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Biofuels Part Three - Biomass and Future Fuels

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How biomass is fueling renewable energy integration in the U.S.

As we discussed in our earlier series, innovative companies and supportive policies are essential components of the Midwest’s success in the biofuels market.

Yet these components wouldn't exist if it weren’t for this third essential ingredient: biomass.

While it may not be well recognized by consumers, the cleantech industry sees tremendous growth potential for biomass-to-bioenergy processes already taking root in the United States.

So, What is Biomass?

In short, biomass is naturally occurring material, such as grass clippings, that can be converted into bioenergy (think fuel or heat).

To spell it out further, the United Nations Foundation looks at three key methods for converting to biomass, including:

1) Combustion or gasification: The breakdown of biomass through heat for the purpose of cooking, heating, electric, mechanical, or chemical processes. An example of this is using a wood-burning stove for cooking and heating.

2) Biochemical conversion: The natural anaerobic digestion of organic matter by microorganisms, such as using composted leaves and food in gardens.

3) Chemical conversion: The use of chemical reactions to convert oils and plant products into a fuel or chemical. An example of this is – you guessed it – using a vegetable base to produce biofuels.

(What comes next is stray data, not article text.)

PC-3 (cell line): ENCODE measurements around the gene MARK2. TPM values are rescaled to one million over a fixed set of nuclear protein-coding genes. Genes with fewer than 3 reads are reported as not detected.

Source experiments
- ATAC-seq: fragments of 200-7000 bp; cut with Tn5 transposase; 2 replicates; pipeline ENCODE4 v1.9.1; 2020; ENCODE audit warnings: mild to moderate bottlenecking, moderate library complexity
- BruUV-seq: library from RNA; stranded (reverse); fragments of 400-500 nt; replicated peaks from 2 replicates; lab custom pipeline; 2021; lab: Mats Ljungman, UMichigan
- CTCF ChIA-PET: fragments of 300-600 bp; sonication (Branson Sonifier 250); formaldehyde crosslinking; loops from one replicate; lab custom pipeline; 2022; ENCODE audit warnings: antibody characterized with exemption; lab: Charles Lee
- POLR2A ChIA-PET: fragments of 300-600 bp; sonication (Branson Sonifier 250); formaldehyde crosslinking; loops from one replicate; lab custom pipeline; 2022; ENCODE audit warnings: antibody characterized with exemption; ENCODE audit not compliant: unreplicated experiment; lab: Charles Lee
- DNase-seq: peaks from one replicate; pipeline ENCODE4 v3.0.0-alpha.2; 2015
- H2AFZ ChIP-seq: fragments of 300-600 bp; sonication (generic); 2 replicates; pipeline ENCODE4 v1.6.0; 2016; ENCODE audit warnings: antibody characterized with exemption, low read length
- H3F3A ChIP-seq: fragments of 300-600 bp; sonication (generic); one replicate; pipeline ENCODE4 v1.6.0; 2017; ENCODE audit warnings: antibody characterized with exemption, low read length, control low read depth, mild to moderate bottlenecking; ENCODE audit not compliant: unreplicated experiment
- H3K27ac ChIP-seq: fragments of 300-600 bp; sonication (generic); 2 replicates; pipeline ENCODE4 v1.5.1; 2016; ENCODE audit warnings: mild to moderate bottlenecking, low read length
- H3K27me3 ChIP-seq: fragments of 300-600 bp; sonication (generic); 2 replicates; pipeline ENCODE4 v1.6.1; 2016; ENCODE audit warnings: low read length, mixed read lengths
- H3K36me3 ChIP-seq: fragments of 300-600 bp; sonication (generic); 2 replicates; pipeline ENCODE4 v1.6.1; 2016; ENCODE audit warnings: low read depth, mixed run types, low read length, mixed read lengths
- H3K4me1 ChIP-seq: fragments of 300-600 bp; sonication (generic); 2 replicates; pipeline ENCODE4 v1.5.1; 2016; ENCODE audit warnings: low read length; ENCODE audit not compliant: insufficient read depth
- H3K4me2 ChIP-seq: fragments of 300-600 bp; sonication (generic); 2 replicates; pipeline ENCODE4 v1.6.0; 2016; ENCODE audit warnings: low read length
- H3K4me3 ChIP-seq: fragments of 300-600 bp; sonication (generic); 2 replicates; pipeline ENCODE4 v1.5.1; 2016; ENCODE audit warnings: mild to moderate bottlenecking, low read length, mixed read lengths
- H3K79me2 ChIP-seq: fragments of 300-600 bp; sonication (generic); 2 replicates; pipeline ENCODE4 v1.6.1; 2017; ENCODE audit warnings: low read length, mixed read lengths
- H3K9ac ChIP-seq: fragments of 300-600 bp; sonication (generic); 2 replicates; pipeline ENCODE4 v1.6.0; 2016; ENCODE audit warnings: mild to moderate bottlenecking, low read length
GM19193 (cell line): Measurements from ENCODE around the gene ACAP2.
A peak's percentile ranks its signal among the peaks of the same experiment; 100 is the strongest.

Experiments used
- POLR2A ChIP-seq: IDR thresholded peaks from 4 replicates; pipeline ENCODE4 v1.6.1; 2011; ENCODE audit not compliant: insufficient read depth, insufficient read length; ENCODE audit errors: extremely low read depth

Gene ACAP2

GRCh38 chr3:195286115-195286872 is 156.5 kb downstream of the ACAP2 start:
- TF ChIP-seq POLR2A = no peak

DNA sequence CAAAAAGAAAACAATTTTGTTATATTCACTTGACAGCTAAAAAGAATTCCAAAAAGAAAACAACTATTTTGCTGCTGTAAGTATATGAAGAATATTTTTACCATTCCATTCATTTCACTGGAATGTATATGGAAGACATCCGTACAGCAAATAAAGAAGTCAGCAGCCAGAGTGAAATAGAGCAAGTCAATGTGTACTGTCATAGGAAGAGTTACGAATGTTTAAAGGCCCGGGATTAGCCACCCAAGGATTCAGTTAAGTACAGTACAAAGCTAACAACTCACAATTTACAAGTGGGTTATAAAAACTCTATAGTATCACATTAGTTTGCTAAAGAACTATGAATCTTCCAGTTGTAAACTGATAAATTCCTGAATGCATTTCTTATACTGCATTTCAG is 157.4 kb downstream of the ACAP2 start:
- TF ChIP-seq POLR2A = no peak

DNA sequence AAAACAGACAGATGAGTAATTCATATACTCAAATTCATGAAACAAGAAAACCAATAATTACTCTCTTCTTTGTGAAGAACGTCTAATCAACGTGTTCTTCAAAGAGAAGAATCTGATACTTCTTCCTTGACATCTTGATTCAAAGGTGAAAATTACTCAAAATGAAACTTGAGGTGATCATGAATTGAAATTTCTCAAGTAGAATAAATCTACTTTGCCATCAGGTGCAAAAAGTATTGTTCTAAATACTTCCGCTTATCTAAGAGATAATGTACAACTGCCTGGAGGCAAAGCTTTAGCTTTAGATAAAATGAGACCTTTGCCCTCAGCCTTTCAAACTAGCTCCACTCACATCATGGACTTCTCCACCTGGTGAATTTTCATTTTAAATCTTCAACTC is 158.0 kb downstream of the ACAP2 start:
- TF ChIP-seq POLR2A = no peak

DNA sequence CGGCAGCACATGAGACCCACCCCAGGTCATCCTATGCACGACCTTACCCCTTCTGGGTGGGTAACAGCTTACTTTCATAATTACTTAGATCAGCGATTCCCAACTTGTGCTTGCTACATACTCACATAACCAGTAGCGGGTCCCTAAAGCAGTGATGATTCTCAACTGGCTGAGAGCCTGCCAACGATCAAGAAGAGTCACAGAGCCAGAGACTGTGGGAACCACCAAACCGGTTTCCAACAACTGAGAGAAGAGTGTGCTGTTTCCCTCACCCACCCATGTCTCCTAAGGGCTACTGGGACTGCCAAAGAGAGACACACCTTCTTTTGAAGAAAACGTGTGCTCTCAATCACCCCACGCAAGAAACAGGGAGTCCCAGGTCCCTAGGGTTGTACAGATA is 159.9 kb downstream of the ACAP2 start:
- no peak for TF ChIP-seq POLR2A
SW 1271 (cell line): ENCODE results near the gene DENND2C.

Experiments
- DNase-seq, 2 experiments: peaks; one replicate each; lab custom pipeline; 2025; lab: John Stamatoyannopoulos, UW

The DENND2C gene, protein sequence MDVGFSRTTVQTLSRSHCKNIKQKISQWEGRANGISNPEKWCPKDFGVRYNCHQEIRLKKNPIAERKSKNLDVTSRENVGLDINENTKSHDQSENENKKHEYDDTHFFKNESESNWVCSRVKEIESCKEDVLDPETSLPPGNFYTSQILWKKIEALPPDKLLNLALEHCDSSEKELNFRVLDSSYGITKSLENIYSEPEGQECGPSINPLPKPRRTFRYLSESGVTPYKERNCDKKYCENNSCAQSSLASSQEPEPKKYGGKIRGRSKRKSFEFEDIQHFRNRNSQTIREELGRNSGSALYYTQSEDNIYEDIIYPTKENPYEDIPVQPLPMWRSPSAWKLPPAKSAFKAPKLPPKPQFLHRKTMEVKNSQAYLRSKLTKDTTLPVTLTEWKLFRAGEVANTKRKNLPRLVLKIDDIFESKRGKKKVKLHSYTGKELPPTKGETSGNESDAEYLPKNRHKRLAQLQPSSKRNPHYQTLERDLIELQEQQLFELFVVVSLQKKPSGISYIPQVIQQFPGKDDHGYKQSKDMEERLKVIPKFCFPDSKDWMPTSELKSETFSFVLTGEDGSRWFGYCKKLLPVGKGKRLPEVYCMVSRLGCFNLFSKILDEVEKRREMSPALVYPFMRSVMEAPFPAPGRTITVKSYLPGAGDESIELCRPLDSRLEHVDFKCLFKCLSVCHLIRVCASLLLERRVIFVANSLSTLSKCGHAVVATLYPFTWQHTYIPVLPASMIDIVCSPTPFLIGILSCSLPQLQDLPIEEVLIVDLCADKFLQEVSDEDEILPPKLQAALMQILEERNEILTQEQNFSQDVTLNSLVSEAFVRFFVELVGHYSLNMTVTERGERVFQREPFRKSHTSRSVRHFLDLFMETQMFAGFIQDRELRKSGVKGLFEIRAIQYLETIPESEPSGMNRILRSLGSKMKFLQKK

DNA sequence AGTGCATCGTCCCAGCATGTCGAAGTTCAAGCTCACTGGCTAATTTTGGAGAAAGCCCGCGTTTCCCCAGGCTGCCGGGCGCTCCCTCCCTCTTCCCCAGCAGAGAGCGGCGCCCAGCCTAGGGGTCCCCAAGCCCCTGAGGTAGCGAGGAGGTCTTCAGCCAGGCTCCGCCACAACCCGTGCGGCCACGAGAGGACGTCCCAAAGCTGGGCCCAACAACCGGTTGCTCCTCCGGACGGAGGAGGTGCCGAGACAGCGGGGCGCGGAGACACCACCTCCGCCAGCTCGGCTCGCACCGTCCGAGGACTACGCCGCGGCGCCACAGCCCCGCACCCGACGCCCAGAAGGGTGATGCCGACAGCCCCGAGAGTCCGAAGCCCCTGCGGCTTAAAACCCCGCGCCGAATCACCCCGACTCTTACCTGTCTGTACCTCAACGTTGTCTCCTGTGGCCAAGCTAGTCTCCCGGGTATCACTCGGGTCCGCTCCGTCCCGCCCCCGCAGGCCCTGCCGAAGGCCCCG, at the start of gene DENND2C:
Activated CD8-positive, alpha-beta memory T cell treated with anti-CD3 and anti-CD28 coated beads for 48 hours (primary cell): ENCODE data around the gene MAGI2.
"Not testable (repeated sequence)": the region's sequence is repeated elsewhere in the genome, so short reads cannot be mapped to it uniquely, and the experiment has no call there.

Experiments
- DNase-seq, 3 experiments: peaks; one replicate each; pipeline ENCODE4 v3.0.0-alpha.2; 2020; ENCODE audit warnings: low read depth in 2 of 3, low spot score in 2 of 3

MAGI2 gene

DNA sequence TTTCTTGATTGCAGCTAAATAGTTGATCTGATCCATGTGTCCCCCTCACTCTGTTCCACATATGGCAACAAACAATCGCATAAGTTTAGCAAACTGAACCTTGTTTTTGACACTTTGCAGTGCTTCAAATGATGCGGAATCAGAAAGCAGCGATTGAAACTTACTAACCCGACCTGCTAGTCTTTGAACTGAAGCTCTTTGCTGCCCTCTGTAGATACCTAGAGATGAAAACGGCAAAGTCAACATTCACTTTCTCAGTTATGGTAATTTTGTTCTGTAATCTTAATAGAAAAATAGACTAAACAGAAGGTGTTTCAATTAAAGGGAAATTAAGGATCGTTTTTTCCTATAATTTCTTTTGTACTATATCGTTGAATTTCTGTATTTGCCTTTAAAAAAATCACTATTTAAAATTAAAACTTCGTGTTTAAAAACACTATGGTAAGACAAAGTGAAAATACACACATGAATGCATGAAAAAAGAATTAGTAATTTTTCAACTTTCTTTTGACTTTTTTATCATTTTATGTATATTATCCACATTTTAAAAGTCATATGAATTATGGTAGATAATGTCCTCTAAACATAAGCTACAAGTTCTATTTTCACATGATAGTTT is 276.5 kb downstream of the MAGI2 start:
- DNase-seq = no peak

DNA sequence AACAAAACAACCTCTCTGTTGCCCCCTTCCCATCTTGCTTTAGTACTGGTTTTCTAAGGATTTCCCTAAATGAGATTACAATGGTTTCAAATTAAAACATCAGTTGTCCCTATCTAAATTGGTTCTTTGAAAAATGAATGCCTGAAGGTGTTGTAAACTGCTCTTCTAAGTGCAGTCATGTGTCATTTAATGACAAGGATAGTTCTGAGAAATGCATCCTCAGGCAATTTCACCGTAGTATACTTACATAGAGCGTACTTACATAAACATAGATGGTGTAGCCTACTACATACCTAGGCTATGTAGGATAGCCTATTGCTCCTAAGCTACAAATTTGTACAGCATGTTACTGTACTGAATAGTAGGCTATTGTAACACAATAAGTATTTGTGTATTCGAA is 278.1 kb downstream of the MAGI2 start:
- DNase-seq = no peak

What about Biofuels?

According to Renewable Energy World, biofuels include various types of liquid fuels made from biomass, with the two most common being: biodiesel and ethanol.

1) Biodiesel is made by combining a triglyceride – usually vegetable oil, animal fat, or used cooking greases – with methanol. It can then be blended with petroleum diesel to reduce emissions in approved diesel engines.

According to a recent the Agricultural Marketing Resource Center report, biodiesel is the one major domestically produced biofuel currently available in large commercial volumes.

2) Ethanol, on the other hand, is made from high-carb biomasses, like starches or sugars found in corn, and can be blended with vehicle fuel at various ratios (such as “E85”).

In the Midwest, corn and corn byproducts are major feedstocks for the ethanol process. For instance, roughly 29.6 percent of all corn grown in the U.S. is used for fuel and ethanol production, according to the 2014 World of Corn report.

The Complete Winning Recipe

As traditional agricultural products (meat and crops) become less lucrative and the demand for cheap energy rises, biofuel advancement is uniquely situated to benefit from farmers, policymakers, and researchers.

With these three unique ingredients – innovative biofuel companies, state-wide government policies and abundant biomass resources – the Midwest can help steer the future of renewable energy’s integration into the U.S. energy market.

Produced by: Cassandra Oliveira